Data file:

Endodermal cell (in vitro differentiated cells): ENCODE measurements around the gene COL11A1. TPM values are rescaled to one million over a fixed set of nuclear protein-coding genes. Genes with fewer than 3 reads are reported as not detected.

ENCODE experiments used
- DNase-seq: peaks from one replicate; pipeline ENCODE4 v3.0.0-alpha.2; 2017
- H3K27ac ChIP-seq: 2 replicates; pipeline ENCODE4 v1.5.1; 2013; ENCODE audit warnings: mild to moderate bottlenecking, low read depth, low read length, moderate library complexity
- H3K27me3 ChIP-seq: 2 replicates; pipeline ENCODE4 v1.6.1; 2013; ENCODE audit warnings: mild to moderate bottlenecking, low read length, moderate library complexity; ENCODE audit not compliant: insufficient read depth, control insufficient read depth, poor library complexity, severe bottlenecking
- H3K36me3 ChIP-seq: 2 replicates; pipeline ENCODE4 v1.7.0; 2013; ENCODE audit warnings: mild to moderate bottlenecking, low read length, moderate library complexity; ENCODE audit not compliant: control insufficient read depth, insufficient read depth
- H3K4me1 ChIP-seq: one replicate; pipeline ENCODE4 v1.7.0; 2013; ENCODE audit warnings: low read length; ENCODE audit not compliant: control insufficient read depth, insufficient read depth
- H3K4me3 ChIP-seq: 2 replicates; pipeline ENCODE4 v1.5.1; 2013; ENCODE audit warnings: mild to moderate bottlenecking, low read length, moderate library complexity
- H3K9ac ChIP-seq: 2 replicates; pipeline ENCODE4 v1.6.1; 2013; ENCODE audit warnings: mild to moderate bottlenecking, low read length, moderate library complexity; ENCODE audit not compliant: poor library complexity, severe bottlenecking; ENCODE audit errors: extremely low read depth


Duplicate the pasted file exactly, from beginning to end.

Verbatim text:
Endodermal cell (in vitro differentiated cells): ENCODE measurements around the gene COL11A1. TPM values are rescaled to one million over a fixed set of nuclear protein-coding genes. Genes with fewer than 3 reads are reported as not detected.

ENCODE experiments used
- DNase-seq: peaks from one replicate; pipeline ENCODE4 v3.0.0-alpha.2; 2017
- H3K27ac ChIP-seq: 2 replicates; pipeline ENCODE4 v1.5.1; 2013; ENCODE audit warnings: mild to moderate bottlenecking, low read depth, low read length, moderate library complexity
- H3K27me3 ChIP-seq: 2 replicates; pipeline ENCODE4 v1.6.1; 2013; ENCODE audit warnings: mild to moderate bottlenecking, low read length, moderate library complexity; ENCODE audit not compliant: insufficient read depth, control insufficient read depth, poor library complexity, severe bottlenecking
- H3K36me3 ChIP-seq: 2 replicates; pipeline ENCODE4 v1.7.0; 2013; ENCODE audit warnings: mild to moderate bottlenecking, low read length, moderate library complexity; ENCODE audit not compliant: control insufficient read depth, insufficient read depth
- H3K4me1 ChIP-seq: one replicate; pipeline ENCODE4 v1.7.0; 2013; ENCODE audit warnings: low read length; ENCODE audit not compliant: control insufficient read depth, insufficient read depth
- H3K4me3 ChIP-seq: 2 replicates; pipeline ENCODE4 v1.5.1; 2013; ENCODE audit warnings: mild to moderate bottlenecking, low read length, moderate library complexity
- H3K9ac ChIP-seq: 2 replicates; pipeline ENCODE4 v1.6.1; 2013; ENCODE audit warnings: mild to moderate bottlenecking, low read length, moderate library complexity; ENCODE audit not compliant: poor library complexity, severe bottlenecking; ENCODE audit errors: extremely low read depth